Fair Play? A Million Spotify Streams Earned Gaga $167

Lady Gaga

How much money do artists really make from Spotify? According to Swedish paper Expressen, 2009’s standout breakthrough artist Lady Gaga and her songwriter Redone made just SEK1150 (£100.76; $166.56) in songwriting royalties from one million Spotify plays of her hit Poker Face in Sweden in the first five months after Spotify’s launch in October 2008, according to figures from the Swedish Performing Rights Society (STIM).

STIM told paidContent:UK that Universal Music-signed Gaga actually generated SEK 2,300 (£201.53) through plays of Poker Face — she keeps half while the other half goes to STIM, which handles songwriters’ copyright payments in Spotify’s native Sweden. STIM points out to us that Gaga has her own separate deal with her label when it comes to streaming — I asked Universal to tell us what that relationship is, but have yet to receive an answer. Spotify has also yet to answer our questions.

Update: Spotify told us in a statement that any STIM payment “would only represent a fraction” of the money that goes to rights holders from the service. The company stresses that it pays “not only collecting societies, but also publishers and the record company to play their music.” It also argues that the $167 is from “way before we’d established ourselves as a music service and built up a large user base”. Actual payment amounts for individual artists remain confidential but Spotify calls this one “certainly wide of the mark”.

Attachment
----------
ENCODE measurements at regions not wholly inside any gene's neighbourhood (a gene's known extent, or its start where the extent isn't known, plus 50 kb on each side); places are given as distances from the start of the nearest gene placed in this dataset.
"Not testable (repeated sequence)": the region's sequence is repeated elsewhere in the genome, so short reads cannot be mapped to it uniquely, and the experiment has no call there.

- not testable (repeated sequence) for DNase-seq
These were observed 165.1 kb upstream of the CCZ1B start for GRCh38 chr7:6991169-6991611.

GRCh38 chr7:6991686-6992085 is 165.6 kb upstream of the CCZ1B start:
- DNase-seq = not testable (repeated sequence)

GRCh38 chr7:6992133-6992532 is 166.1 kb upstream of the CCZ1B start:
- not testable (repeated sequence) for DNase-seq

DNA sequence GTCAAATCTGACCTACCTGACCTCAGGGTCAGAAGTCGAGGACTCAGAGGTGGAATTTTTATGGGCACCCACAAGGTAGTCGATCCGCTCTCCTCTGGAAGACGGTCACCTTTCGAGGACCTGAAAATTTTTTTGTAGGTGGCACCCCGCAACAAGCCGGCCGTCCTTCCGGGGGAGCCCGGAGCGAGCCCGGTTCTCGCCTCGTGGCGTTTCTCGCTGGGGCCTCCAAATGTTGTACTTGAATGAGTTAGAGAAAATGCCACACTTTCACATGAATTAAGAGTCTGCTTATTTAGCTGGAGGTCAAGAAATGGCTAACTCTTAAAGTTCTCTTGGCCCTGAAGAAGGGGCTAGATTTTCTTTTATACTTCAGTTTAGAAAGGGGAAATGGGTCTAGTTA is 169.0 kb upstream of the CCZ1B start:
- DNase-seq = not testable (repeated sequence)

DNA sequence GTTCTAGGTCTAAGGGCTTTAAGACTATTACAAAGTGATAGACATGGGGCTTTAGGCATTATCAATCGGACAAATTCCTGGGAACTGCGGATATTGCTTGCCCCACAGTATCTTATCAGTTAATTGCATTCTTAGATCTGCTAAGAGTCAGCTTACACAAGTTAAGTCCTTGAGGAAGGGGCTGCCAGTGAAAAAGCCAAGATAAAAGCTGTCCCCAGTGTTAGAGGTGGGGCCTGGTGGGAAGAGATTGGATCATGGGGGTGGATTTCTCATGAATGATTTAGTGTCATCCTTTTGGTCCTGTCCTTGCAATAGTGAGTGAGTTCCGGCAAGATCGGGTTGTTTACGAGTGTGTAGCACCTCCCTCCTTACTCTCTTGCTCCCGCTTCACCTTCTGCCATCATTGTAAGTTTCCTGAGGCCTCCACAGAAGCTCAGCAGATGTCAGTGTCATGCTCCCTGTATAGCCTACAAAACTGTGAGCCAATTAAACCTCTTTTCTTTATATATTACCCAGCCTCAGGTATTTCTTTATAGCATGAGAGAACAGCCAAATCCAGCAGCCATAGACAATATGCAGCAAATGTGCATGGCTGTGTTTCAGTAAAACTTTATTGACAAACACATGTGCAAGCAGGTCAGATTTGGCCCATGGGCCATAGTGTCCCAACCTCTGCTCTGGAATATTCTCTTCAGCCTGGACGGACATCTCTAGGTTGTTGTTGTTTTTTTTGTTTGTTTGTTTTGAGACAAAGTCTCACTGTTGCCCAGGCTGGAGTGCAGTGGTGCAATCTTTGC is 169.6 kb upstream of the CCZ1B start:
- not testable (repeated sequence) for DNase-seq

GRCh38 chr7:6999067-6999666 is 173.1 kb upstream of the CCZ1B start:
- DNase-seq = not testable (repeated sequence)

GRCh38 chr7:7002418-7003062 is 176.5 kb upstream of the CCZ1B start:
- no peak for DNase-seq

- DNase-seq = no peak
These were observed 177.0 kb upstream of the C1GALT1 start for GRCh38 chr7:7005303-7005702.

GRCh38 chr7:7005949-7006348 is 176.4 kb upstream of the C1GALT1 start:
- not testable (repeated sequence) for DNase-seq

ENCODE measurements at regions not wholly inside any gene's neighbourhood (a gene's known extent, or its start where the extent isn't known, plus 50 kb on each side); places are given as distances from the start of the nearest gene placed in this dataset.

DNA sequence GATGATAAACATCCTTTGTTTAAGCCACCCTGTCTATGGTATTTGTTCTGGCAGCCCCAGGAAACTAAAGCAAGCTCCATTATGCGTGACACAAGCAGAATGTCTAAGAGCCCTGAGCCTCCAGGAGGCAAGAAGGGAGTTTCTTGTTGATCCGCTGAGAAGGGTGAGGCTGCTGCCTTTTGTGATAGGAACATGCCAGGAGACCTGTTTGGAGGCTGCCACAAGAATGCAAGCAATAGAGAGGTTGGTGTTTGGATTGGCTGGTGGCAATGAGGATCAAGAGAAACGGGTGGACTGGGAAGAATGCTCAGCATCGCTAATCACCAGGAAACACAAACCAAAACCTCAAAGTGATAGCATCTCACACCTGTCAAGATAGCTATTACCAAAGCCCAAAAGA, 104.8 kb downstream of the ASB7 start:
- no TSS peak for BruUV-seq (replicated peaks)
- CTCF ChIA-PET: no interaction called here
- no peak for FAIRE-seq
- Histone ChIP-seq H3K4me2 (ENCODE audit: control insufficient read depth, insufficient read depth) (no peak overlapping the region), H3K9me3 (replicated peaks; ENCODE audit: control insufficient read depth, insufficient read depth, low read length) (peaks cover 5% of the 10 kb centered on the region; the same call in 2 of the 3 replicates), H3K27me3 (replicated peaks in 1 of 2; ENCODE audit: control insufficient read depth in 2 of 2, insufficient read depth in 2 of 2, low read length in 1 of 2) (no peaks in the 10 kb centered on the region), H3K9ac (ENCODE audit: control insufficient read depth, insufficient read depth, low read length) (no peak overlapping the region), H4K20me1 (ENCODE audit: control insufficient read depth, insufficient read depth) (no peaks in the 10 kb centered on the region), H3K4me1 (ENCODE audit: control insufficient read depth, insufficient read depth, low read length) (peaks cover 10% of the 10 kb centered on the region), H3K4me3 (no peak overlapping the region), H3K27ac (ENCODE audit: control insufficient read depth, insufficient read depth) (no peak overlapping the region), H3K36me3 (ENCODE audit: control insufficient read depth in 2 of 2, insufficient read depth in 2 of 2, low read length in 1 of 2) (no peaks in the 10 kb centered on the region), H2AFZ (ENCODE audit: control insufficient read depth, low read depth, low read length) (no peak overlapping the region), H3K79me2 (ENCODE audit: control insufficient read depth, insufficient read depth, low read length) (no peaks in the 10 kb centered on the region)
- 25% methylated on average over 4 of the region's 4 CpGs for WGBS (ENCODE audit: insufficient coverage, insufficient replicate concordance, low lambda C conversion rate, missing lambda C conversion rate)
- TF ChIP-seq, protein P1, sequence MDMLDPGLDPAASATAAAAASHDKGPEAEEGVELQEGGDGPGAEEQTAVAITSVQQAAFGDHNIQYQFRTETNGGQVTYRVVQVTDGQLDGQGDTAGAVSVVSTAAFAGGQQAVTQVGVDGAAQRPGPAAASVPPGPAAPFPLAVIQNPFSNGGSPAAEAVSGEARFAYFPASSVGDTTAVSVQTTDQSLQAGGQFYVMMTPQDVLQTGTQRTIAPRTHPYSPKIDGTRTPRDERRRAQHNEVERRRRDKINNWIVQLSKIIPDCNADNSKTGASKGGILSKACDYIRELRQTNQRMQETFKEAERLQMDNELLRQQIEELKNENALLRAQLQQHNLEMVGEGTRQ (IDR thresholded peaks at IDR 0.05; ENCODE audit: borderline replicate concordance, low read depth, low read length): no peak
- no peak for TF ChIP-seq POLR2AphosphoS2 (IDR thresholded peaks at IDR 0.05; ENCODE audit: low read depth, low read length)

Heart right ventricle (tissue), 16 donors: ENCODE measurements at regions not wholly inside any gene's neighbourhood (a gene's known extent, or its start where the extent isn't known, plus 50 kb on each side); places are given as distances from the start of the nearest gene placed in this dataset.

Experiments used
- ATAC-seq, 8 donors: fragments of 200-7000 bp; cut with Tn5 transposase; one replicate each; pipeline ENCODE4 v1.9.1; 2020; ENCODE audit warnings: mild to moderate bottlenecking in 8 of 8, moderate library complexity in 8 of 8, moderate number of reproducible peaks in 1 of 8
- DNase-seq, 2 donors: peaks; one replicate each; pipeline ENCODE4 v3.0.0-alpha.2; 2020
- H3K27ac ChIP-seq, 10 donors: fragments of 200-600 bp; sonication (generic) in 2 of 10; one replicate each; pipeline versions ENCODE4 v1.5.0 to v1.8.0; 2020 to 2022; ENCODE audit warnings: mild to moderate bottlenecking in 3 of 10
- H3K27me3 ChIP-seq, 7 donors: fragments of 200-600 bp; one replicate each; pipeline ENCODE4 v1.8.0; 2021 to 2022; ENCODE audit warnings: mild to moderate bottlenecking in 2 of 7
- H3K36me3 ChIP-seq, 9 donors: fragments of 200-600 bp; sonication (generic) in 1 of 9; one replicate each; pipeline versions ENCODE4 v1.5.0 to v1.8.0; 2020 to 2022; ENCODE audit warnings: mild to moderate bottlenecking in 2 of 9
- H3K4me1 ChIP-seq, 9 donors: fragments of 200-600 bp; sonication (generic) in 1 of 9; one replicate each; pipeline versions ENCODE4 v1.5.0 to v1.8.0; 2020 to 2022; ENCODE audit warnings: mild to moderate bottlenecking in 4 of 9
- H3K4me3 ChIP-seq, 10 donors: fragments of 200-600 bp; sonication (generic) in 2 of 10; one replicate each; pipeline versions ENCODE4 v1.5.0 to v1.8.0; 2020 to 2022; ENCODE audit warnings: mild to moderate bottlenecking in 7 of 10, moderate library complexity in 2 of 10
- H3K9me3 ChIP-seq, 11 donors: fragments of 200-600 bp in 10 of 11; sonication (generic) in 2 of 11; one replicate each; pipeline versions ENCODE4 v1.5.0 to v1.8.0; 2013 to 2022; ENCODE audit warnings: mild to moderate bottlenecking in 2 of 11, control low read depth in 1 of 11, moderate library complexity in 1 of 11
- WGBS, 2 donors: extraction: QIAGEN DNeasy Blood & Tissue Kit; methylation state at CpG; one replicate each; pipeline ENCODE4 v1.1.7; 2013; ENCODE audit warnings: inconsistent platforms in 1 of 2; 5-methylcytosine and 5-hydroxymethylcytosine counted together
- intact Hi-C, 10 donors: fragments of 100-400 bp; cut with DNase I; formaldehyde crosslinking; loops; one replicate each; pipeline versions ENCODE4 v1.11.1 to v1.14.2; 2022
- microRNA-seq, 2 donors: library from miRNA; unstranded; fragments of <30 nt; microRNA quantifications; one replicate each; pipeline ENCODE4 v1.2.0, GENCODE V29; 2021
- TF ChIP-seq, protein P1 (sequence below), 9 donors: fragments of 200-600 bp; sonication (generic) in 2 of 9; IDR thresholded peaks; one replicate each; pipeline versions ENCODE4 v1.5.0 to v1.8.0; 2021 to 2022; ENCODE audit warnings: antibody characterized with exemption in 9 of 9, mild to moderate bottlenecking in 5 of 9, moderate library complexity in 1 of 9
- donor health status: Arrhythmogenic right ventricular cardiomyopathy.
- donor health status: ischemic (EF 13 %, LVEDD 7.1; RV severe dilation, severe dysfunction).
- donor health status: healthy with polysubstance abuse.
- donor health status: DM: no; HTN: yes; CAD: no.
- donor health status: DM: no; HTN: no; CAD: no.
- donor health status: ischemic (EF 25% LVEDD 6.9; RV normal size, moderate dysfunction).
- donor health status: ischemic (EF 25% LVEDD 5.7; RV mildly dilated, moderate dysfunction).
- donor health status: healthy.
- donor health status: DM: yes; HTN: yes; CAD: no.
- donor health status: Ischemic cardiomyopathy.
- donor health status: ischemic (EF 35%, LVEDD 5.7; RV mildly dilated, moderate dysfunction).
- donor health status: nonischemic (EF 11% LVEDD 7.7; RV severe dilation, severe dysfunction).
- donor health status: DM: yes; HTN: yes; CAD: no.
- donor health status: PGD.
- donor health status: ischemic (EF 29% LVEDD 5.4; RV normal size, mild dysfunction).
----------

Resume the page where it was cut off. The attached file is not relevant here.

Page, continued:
So that’s royalties, but by how much are artists reimbursed in total for plays on streaming sites? As with much of the murky world of on-demand music rights, it all depends…

Mark Mulligan, VP and research director at Forrester, says digital platforms should give artists the same ratio of rights revenue they get for CD sales — for most indie labels it’s a 50/50 split between artist and label, for the majors it’s skewed more towards the company than the performer.

But there’s another problem: “When you start getting into situations where record label has taken a stake in the service — as is the case with MySpace Music and is heavily rumoured to be the case with Spotify (N.B. Spotify categorically denies this) — once you’re in a JV scenario, the label can take another revenue stream.” So the label gets paid twice: once through its revenue share of the JV and once for its rights payments, while the artist gets a reduced share of the overall pie.

Mulligan also doubts that US music chiefs’ reluctance towards Spotify’s freemium model is down to a mistrust of free music and more to do with an industry-wide fear that streaming sites have failed to convert enough users to paid accounts and haven’t yet had a meaningful effect on still-rampant P2P piracy.

But it’s not all bad news for established artists online: Gaga’s Poker Face was earlier this year declared the UK’s most downloaded song ever is now on some 800,000 PCs and mp3 players (her Let’s Just Dance is number three), while Universal says she sells far more digital tracks than physical CDs.

However, for emerging acts waiting for their breakthrough, who have to pay back their recording costs before their contracts allow them to start making any decent money, could find themselves out of pocket for a long time if the audience’s primary mode of listening is services like Spotify.

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